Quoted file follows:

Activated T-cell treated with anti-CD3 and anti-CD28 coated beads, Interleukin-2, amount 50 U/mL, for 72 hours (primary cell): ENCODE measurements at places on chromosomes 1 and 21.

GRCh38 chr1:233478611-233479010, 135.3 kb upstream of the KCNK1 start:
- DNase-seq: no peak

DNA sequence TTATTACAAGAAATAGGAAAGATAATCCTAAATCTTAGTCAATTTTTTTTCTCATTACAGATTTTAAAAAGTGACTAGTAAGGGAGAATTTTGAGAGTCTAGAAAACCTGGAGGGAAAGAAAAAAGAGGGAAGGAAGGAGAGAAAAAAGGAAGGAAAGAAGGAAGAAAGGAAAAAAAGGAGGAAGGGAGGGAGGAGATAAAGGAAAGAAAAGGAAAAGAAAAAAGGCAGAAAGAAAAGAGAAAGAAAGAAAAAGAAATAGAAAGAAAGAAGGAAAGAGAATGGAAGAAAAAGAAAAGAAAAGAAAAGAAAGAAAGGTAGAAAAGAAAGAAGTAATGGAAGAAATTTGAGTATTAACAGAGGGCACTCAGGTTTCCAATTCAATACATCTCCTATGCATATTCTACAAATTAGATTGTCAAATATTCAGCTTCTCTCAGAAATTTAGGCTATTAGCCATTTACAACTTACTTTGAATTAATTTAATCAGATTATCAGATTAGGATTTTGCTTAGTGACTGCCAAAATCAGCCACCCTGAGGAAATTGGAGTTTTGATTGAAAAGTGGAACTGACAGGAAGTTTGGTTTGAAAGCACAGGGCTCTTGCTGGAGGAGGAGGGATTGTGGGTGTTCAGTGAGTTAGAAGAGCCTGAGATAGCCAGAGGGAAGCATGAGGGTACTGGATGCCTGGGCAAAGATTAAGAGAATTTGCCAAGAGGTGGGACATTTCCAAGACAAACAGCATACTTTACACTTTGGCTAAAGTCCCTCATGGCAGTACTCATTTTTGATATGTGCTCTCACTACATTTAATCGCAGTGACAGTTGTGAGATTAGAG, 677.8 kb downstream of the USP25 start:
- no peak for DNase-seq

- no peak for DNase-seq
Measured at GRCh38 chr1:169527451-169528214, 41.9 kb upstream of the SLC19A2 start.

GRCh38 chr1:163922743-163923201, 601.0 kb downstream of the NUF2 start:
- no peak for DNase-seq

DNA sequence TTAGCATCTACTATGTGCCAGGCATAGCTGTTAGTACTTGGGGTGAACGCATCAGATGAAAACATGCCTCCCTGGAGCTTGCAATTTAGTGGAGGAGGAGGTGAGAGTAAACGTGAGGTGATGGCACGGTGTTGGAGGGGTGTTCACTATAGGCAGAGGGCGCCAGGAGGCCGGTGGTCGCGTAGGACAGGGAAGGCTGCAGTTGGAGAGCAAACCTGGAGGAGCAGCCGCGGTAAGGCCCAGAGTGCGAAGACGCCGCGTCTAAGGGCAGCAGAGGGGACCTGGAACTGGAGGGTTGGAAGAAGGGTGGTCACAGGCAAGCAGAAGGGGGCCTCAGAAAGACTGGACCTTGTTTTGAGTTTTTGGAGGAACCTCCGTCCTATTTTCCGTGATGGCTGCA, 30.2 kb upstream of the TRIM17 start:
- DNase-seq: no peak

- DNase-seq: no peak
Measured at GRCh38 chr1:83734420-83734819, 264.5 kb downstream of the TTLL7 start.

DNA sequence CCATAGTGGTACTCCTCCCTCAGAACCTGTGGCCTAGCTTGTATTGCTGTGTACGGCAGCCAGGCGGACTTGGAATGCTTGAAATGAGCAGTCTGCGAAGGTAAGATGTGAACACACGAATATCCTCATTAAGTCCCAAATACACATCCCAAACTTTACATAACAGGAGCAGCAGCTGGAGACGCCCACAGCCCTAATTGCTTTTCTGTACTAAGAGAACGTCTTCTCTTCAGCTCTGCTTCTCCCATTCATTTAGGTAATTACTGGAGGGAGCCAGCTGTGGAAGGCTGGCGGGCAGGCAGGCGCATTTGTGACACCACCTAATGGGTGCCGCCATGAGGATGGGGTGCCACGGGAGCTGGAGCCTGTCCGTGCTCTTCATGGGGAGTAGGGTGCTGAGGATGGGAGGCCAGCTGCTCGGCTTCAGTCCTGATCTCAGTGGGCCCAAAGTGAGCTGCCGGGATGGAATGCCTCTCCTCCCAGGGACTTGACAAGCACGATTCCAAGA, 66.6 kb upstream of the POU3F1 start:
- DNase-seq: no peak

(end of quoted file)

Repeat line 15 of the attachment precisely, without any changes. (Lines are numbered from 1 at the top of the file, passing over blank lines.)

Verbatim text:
- DNase-seq: no peak